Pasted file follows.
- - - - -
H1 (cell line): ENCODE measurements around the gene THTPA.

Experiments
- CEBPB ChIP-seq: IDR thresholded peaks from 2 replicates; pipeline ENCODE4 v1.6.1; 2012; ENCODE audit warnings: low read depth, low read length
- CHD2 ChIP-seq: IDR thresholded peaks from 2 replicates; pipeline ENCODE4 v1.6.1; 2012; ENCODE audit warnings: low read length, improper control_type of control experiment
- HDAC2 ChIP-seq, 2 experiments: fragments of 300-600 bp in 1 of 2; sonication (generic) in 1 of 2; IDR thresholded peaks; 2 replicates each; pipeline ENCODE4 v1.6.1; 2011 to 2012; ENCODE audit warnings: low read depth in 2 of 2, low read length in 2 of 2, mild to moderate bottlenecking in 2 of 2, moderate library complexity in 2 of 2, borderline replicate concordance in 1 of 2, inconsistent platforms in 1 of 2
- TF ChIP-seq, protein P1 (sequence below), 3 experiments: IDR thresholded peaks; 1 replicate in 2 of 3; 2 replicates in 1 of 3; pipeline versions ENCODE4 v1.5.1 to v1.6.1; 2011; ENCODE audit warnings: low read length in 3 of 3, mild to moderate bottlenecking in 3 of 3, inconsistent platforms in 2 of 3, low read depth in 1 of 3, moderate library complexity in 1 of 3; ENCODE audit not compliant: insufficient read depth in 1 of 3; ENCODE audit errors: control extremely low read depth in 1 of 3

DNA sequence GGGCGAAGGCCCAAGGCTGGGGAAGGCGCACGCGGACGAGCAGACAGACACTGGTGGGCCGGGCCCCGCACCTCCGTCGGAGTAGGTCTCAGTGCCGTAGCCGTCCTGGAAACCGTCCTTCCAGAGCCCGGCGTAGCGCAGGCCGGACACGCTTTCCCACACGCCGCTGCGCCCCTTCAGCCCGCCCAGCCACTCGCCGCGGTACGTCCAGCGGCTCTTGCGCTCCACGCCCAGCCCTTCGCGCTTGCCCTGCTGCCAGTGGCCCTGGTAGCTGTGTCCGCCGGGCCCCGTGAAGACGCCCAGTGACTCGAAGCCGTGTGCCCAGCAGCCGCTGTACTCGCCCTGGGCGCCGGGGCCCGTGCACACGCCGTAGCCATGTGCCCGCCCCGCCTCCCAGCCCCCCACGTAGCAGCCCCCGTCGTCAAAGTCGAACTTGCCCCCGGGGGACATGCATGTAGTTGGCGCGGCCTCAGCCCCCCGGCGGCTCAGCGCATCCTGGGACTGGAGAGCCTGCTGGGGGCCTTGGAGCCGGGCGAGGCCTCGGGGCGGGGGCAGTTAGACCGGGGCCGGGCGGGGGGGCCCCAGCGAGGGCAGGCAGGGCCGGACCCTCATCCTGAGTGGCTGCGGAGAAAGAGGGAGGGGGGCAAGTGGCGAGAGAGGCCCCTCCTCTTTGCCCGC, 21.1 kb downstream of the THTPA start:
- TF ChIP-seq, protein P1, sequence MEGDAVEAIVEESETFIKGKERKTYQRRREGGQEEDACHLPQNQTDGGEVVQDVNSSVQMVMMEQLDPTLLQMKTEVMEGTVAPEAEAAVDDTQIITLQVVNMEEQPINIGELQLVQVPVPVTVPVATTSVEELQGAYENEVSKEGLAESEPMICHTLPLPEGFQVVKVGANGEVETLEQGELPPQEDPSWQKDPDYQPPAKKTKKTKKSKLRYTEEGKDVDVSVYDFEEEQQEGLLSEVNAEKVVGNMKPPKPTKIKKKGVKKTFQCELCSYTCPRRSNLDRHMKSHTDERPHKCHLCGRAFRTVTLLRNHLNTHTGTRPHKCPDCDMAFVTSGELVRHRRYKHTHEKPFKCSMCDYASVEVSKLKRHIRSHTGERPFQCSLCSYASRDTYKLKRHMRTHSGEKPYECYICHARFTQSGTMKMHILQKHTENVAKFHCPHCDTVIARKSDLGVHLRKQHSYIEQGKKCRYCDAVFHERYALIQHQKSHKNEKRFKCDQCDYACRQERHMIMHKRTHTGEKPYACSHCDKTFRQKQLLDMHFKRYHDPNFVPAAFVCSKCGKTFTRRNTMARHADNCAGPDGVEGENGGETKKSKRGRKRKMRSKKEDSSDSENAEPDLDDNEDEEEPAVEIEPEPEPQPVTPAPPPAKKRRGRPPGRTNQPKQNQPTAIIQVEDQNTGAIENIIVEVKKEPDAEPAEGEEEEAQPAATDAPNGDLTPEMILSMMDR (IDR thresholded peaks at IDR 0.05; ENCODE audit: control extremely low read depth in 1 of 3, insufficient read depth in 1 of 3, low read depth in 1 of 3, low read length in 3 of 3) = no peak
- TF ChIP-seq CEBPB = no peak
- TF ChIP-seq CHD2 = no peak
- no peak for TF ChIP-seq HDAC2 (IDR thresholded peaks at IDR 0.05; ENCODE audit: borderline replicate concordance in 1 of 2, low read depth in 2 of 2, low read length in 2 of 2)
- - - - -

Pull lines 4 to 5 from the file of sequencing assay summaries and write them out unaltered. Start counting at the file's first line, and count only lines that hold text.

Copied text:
- CHD2 ChIP-seq: IDR thresholded peaks from 2 replicates; pipeline ENCODE4 v1.6.1; 2012; ENCODE audit warnings: low read length, improper control_type of control experiment
- HDAC2 ChIP-seq, 2 experiments: fragments of 300-600 bp in 1 of 2; sonication (generic) in 1 of 2; IDR thresholded peaks; 2 replicates each; pipeline ENCODE4 v1.6.1; 2011 to 2012; ENCODE audit warnings: low read depth in 2 of 2, low read length in 2 of 2, mild to moderate bottlenecking in 2 of 2, moderate library complexity in 2 of 2, borderline replicate concordance in 1 of 2, inconsistent platforms in 1 of 2